This web of constructs and assumptions is what Cronbach & Meehl (1955) referred to as a nomological network – a set of proposals about how different entities are connected to one another. Hempel (1952), a philosopher of science, wrote that:
A scientific theory might… be likened to a complex spatial network: Its terms are represented by the knots, while the threads connecting the latter correspond, in part, to the definitions and, in part to the fundamental and derivative hypotheses included in the theory. The whole system floats, as it were, above the plane of observation and is anchored to it by rules of interpretation.These might be viewed as strings which are not part of the network but link certain points of the latter with specific places in the plane of observation. By virtue of those interpretive connections, the network can function as a scientific theory: From certain observational data, we may ascend, via an interpretive string, to some point in the theoretical network, thence proceed, via definitions and hypotheses, to other points, from which another interpretive string permits a descent to the plane of observation. (p. 36)
Figure 2.3: A causal model (“nomological network”) for Shepard’s universal law. Unobserved constructs are shaded gray.
One way to sketch this kind of network would be to use the kind of causal graph we used above. So then a nomological network looks like a causal model linking a set of constructs to each other and also to a set of observable measurements. Shepard’s proposal about generalization could be drawn this way (Figure 2.3), but notice that the arrow connecting distance and generalization is doing a lot of work! Shepard’s proposal wasn’t just that there was some causal link between these two constructs, but that this relationship had a very specific parametric form.8 Calling the theory a “network” sounds like it’s a structural equation model (SEM) where there are circles and lines and the lines represent something akin to the correlations between the numbers in the circles. That’s one way to define a psychological theory, but it’s certainly not the only way! We’ll talk more below about how formal or computational model can be used to instantiate theories.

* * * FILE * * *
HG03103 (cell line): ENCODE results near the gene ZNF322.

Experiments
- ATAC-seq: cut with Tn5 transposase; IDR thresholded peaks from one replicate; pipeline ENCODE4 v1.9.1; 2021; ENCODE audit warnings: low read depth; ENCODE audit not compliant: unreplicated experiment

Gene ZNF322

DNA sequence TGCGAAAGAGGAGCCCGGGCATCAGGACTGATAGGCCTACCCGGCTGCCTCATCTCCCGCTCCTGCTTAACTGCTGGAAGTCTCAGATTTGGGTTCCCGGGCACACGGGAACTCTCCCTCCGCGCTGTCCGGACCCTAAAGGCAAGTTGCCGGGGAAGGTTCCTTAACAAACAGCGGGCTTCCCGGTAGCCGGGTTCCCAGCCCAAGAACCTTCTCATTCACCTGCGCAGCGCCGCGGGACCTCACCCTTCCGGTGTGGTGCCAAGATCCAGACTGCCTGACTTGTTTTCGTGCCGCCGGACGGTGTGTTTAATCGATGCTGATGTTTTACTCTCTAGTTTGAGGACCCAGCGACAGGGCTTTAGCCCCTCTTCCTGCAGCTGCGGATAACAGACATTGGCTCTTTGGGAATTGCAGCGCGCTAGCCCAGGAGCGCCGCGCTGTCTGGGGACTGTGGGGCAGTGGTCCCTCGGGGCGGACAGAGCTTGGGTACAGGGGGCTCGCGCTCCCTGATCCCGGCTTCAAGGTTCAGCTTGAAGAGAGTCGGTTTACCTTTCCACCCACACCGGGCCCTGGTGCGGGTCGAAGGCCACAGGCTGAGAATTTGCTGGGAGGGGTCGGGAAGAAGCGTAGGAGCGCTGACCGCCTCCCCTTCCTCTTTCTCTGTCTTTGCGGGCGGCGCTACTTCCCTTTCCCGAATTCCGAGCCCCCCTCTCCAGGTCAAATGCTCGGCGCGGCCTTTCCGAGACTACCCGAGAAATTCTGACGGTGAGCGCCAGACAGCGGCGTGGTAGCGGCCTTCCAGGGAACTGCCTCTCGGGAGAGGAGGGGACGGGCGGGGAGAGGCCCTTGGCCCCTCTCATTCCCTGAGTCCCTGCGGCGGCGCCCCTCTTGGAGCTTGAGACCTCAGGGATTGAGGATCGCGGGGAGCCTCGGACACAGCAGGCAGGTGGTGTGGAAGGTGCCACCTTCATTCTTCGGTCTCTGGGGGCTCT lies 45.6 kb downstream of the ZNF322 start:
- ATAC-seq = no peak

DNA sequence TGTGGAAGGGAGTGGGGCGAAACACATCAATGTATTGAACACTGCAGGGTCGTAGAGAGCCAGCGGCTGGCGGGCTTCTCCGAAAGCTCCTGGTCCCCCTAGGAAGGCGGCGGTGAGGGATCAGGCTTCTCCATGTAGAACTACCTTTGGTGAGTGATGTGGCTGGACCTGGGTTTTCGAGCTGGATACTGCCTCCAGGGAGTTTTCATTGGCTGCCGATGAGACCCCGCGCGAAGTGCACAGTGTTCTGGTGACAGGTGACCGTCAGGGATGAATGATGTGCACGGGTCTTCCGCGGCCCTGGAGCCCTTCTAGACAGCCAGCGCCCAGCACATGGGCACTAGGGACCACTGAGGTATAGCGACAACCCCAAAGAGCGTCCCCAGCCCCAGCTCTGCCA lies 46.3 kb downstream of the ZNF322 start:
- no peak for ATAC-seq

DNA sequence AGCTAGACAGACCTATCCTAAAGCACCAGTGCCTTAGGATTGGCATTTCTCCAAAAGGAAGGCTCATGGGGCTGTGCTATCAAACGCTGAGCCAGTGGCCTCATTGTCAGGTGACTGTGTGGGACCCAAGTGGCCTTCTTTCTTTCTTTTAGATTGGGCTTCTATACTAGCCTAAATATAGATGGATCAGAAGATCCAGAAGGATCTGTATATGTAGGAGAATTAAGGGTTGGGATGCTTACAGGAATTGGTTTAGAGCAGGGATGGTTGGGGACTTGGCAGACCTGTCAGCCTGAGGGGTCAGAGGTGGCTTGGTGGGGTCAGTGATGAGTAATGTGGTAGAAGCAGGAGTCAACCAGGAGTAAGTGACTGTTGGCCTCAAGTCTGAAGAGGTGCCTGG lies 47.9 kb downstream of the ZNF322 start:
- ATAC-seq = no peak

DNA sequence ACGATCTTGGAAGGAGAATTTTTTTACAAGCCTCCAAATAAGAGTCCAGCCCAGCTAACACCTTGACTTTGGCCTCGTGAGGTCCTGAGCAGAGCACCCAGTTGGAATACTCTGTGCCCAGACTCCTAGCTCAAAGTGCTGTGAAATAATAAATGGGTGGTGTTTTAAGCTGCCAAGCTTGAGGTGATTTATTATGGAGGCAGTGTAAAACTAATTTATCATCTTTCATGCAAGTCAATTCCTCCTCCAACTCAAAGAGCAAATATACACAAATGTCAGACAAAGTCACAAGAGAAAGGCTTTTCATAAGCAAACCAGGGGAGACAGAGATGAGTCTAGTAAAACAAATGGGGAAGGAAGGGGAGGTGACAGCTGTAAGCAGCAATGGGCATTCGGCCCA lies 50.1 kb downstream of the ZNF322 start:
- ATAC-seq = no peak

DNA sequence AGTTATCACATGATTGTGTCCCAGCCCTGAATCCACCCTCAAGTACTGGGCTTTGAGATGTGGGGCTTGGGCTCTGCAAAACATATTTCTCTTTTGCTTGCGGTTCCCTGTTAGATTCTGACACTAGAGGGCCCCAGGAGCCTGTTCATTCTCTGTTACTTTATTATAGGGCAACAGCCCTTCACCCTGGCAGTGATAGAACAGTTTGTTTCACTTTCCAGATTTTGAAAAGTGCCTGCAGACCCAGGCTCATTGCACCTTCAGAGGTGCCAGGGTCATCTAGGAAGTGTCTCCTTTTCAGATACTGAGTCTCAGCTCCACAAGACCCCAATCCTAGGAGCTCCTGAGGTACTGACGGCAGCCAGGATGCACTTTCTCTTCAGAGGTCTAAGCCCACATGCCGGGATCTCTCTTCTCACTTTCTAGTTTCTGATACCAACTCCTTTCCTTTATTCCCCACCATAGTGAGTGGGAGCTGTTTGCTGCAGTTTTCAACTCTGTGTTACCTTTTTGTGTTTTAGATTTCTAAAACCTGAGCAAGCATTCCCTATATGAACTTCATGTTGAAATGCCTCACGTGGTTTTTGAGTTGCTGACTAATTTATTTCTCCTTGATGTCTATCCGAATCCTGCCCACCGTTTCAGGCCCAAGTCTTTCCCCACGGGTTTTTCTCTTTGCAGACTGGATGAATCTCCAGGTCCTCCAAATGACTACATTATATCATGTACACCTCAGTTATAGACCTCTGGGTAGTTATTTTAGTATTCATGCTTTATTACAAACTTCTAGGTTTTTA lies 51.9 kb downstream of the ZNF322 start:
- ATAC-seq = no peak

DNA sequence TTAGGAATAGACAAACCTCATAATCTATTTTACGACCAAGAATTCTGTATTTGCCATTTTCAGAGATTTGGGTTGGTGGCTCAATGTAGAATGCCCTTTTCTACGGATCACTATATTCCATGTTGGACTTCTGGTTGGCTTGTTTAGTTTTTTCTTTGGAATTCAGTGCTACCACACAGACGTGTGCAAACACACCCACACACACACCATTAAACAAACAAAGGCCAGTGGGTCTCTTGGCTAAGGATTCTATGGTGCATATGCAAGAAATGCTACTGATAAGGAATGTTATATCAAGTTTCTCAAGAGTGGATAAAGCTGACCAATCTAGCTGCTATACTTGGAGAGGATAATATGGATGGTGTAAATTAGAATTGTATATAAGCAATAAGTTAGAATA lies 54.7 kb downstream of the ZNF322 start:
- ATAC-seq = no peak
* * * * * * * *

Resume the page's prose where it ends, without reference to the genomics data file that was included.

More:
One way to think about theory is that it provides a compression of potentially complex data into much a smaller set of general factors. If you have a long sequence of numbers, say [2 4 8 16 32 64 128 256 …], then the expression \(2^n\) serves as a compression of this sequence – it’s a short expression that tells you what numbers are in vs. out of the sequence. In the same way, a theory can compress a large set of observations (maybe data from many experiments) into a small set of relationships between constructs. Shepard’s theory is a good theory because it compresses a lot of data from different experiments: it shows that seemingly different generalizations all actually follow the same form (the exponential in Figure 2.1).
Having a theory allows you to explain observed data and predict new data. Both of these are good things for a theory to do. Shepard’s theory is both explanatory and predictive. It’s explanatory because it answers questions like “why is generalization so much lower for shapes that are a bit further apart in psychological space?” and “why does psychological generalization have an exponential form?” And it’s predictive because it suggests how new generalization judgments should change in response to a particular manipulation of psychological distance. Explanation is an important feature of good theories, but it’s also easy to trick yourself by using a vague theory to explain a finding post-hoc (after the fact). Thus, the best test of a theory is typically a new prediction, as we discuss below.
You may be thinking at this point in the chapter, “psychology is full of theories but they don’t look that much like the ones you’re talking about!” Very few of the theories that bear that label in psychology describe causal relationships linking clearly defined and operationalized constructs.